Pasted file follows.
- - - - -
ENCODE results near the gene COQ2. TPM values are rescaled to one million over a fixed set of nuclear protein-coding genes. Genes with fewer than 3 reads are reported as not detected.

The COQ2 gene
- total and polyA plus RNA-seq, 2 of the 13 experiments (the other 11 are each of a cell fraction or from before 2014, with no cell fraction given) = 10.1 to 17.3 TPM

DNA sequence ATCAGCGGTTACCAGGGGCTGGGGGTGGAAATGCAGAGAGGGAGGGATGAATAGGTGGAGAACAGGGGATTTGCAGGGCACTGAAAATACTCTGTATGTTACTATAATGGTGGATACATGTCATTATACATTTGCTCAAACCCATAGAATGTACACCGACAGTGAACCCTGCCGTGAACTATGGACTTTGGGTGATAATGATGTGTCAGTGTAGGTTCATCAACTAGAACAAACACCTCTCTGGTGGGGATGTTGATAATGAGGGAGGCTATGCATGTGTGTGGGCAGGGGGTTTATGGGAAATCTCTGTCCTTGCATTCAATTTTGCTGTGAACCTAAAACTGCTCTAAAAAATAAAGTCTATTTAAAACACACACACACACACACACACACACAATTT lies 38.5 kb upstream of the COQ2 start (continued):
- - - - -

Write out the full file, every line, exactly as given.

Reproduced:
ENCODE results near the gene COQ2. TPM values are rescaled to one million over a fixed set of nuclear protein-coding genes. Genes with fewer than 3 reads are reported as not detected.

The COQ2 gene
- total and polyA plus RNA-seq, 2 of the 13 experiments (the other 11 are each of a cell fraction or from before 2014, with no cell fraction given) = 10.1 to 17.3 TPM

DNA sequence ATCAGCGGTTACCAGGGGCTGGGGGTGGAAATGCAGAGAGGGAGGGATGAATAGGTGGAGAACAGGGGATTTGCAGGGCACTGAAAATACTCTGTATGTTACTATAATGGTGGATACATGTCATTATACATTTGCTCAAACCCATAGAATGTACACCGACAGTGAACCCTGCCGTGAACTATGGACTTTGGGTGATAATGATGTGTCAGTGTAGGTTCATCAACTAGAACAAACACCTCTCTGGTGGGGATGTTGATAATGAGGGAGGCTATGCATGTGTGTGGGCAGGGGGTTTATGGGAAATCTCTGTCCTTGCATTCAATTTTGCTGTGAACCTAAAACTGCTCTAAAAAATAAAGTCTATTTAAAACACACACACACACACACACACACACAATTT lies 38.5 kb upstream of the COQ2 start (continued):